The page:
Scarborough

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Scarborough (/ˈskɑrbərə/) is a large town on the North Sea coast of North Yorkshire, England. The modern town lies between 3 – 70 m (10 – 230 ft) above sea level, rising steeply northward and westward from the harbour onto limestone cliffs. The older part of the town lies around the harbour and is protected by a rocky headland.

With a population of around 50,000,Scarborough is the largest holiday resort on the Yorkshire coast. It is home to residential communities, business, fishing and service industries, plus a growing digital and creative economy.

Scarborough won the 2008/2009 award for the most creative and inspiring entrepreneurship initiative in Europe, and was also named as the most enterprising town in Britain in 2008.

The town was not founded around 966 AD as Skarðaborg by Thorgils Skarthi, a Viking raider, there is no archaeological evidence to support claims made during the 1970’s, as part of a pagent of Scarborough event. The origin of this urban myth is a fragment of an Icelandic Saga, apart from the obvious flaws in using stories as historical sources, “the north” referred to would be north from an Icelandic perspective. Clearly this would mean north of Iceland and not Scarborough. Though in the 4th century there had briefly been a Roman signal station on Scarborough headland, there is evidence of much earlier Stone Age and Bronze Age settlements. However, any new settlement was soon burned to the ground by a rival band of Vikings under Tosti (Tostig Godwinson), Lord of Falsgrave, and Harald III of Norway. The destruction and massacre meant that very little remained to be recorded in the Domesday survey of 1085. The original inland settlement of Falsgrave was also a Saxon village rather than a Viking one. Scarborough recovered under King Henry II, who built an Angevin stone castle on the headland, and granted the town charters in 1155 and 1163, permitting a market on the sands, and establishing rule by burgesses.[5]

Edward II granted Scarborough Castle to his favoured ‘friend’, Piers Gaveston. The castle was subsequently beseiged by forces led by the Barons: Percy, Warenne, Clifford and Pembroke. Gaveston was captured and transported to Oxford and then Warwick Castle for execution.

In the Middle Ages, Scarborough Fair, permitted in a royal charter of 1253, held a six-week trading festival attracting merchants from all over Europe. It ran from Assumption Day, 15 August, until Michaelmas Day, 29 September. The fair continued to be held for 500 years, from the 13th century to the 18th century, and is commemorated in the song Scarborough Fair:

Are you going to Scarborough Fair?
—parsley, sage, rosemary and thyme….

Scarborough and its castle changed hands seven times between Royalists and Parliamentarians during the English Civil War of the 1640s, enduring two lengthy and violent sieges. Following the civil war, much of the town lay in ruins.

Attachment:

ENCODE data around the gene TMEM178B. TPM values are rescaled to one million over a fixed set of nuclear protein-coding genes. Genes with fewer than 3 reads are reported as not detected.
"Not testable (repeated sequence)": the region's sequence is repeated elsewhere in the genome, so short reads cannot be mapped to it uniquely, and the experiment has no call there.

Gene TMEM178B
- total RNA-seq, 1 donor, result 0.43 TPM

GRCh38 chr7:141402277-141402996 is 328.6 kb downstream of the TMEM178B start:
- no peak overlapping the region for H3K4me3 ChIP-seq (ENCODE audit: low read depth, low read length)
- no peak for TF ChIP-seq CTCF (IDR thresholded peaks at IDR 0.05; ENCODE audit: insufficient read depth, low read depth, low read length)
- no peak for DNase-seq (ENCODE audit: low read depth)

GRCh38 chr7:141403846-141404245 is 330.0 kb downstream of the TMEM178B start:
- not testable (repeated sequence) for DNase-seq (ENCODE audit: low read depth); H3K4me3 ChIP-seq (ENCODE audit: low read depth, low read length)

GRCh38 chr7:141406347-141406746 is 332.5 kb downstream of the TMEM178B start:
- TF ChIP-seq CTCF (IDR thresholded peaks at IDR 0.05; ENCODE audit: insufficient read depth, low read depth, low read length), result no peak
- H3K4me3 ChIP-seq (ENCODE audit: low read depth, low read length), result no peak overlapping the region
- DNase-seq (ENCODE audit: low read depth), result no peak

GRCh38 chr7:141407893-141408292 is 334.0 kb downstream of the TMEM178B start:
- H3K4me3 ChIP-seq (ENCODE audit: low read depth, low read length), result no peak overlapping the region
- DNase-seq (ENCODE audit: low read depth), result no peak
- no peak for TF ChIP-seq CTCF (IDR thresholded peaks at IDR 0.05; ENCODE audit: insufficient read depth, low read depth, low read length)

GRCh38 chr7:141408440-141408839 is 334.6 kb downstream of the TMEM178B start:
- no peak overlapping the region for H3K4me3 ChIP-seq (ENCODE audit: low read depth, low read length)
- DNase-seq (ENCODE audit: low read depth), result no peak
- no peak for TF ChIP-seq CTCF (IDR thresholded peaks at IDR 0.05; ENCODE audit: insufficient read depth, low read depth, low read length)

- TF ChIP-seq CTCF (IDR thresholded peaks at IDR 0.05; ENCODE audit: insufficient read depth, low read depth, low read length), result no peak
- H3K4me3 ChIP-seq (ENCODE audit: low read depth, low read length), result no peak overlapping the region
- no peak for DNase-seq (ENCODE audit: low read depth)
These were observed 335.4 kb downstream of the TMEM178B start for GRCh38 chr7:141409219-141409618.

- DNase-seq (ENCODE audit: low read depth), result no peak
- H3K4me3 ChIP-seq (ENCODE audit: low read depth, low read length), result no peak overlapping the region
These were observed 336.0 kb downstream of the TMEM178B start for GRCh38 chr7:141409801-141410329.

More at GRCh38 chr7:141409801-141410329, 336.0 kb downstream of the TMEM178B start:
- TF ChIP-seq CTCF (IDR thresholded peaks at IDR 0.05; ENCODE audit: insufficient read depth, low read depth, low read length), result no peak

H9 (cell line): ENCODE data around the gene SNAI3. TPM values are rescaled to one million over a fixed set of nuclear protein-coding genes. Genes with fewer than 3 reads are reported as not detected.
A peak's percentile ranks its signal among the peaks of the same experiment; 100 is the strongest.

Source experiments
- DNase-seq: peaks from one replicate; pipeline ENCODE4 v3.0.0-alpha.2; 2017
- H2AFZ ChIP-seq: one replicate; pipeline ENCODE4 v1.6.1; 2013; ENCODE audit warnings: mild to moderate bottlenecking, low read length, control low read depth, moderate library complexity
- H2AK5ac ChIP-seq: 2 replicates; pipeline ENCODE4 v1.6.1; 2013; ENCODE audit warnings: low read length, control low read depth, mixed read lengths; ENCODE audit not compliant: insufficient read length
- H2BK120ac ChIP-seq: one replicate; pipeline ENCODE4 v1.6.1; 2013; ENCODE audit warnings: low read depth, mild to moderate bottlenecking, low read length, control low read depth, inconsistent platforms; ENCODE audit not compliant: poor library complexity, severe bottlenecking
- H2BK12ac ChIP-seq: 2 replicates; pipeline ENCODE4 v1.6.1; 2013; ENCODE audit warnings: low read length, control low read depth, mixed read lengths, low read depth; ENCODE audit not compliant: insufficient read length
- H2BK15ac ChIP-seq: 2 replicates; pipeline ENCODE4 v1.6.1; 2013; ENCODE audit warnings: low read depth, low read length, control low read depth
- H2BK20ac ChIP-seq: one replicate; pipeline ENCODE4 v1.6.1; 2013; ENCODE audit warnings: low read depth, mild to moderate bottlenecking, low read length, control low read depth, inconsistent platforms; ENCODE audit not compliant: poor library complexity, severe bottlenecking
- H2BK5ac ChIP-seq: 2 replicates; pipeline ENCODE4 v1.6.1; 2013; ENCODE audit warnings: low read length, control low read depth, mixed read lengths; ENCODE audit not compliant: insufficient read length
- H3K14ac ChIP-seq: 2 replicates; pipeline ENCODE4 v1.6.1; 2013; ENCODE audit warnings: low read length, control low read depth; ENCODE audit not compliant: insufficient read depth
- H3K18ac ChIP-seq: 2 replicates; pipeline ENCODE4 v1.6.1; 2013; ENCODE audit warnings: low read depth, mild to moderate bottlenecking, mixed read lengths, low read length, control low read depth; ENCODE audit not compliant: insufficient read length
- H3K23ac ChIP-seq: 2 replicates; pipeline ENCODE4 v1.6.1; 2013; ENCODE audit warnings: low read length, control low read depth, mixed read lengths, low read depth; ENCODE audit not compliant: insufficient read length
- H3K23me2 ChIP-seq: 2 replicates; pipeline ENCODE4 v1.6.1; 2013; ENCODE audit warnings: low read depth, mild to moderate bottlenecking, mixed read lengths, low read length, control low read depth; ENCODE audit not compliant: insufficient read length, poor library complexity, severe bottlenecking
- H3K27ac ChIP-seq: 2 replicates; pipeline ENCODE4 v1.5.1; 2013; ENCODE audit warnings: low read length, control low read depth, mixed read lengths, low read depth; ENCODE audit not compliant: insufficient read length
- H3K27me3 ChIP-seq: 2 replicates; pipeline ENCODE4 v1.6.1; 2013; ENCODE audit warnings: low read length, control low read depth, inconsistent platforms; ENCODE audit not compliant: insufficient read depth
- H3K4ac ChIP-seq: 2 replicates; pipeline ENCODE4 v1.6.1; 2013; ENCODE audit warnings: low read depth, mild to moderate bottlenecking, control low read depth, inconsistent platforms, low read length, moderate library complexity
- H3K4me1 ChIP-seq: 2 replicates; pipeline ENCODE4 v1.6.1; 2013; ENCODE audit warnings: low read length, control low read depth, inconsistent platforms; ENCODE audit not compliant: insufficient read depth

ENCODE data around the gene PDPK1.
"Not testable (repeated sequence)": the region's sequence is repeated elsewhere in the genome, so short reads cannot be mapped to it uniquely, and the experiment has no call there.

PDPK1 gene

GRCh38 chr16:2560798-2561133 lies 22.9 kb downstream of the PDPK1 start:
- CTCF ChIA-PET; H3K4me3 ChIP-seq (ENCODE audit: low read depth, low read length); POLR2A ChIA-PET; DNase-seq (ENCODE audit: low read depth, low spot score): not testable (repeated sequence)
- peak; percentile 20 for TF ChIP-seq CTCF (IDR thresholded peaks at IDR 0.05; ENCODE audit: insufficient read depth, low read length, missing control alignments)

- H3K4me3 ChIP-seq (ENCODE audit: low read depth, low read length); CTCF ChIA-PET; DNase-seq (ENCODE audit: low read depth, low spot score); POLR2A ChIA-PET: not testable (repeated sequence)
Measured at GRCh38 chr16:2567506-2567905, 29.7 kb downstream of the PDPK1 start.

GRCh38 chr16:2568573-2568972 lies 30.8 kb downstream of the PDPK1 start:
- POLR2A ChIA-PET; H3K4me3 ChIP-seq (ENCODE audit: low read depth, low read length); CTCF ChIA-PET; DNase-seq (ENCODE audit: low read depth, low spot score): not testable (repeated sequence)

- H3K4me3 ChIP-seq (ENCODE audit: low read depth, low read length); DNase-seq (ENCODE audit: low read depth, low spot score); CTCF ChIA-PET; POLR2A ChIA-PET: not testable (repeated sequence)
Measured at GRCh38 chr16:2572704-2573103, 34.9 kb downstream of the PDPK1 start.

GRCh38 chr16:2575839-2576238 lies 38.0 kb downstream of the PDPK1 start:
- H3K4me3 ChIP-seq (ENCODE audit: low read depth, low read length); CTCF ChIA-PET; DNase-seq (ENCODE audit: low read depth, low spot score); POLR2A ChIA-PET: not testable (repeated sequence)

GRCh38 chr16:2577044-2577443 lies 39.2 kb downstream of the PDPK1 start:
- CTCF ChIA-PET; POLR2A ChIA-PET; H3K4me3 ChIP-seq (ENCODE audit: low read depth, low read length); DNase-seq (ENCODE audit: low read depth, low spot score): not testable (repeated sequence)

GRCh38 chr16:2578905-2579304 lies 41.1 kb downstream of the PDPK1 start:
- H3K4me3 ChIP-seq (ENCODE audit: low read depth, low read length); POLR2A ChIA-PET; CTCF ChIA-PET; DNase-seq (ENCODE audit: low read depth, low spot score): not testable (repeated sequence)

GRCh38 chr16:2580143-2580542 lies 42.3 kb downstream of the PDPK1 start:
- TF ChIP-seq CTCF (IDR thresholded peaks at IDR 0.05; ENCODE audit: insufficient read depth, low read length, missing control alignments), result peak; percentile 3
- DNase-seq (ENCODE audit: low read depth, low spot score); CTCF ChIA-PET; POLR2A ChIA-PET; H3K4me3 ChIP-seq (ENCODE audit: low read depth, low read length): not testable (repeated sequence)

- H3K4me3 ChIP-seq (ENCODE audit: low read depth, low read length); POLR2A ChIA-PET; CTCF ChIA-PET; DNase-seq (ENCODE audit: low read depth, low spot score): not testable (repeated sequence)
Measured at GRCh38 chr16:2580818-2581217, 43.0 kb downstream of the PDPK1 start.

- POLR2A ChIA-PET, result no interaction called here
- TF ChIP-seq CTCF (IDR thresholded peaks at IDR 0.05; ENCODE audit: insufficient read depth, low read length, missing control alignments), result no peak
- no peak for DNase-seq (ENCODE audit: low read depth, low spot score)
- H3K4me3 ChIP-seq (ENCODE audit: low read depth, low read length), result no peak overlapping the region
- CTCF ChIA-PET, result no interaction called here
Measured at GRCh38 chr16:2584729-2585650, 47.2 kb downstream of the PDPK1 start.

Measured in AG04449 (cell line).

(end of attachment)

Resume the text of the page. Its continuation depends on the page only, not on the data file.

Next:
In 1626, Elizabeth Farrow discovered a stream of acidic water running from one of the cliffs to the south of the town.[6] This gave birth to Scarborough Spa, and Dr Wittie’s book about the spa waters published in 1660 attracted a flood of visitors to the town. Scarborough Spa became Britain’s first seaside resort, though the first rolling bathing machines were not noted on the sands until 1735. The coming of the Scarborough–York railway in 1845 increased the tide of visitors. To this day Scarborough railway station holds the record for the longest seat in any railway station in the world.

This influx of visitors convinced a young architect (John Gibson) with an eye to the future to open Scarborough’s first purpose-built hotel. In 1841 a railway link between York and Scarborough was being talked of and he decided that the area above the popular Spa building could be developed. He designed and laid the foundations of a ‘hotel’. (This was a new name derived from the word ‘hostel’ which would serve the same purpose but would be bigger and finer than the traditional inns). Gibson then passed the construction of this hotel to the newly-formed South Cliff Building Company. On Tuesday, 10 June 1845 Scarborough’s first hotel was opened—a marketing coup at the time, as the Grand Hotel, soon to be Europe’s largest, was not yet finished. When John Fairgray Sharpin came to visit Scarborough in 1845, he was charmed at first sight.

When the Grand Hotel was completed in 1867 it was one of the largest hotels in the world and one of the first giant purpose-built hotels in Europe. Four towers represent the seasons, 12 floors represent the months, 52 chimneys represent the weeks and originally 365 bedrooms represented the days of the year. A blue plaque outside marks where the novelist Anne Brontë died in 1849.

During World War I, the town was bombarded by German warships of the High Seas Fleet, an act which shocked the British.

Note: this page is partly based on a Wikipedia page. Text is available under the Creative Commons Attribution-ShareAlike License; additional terms may apply. Where possible, text is being updated to original, fully referenced research. ‘Our photos’ means we took the photographs. The Street View and street map visuals are courtesy of Google.

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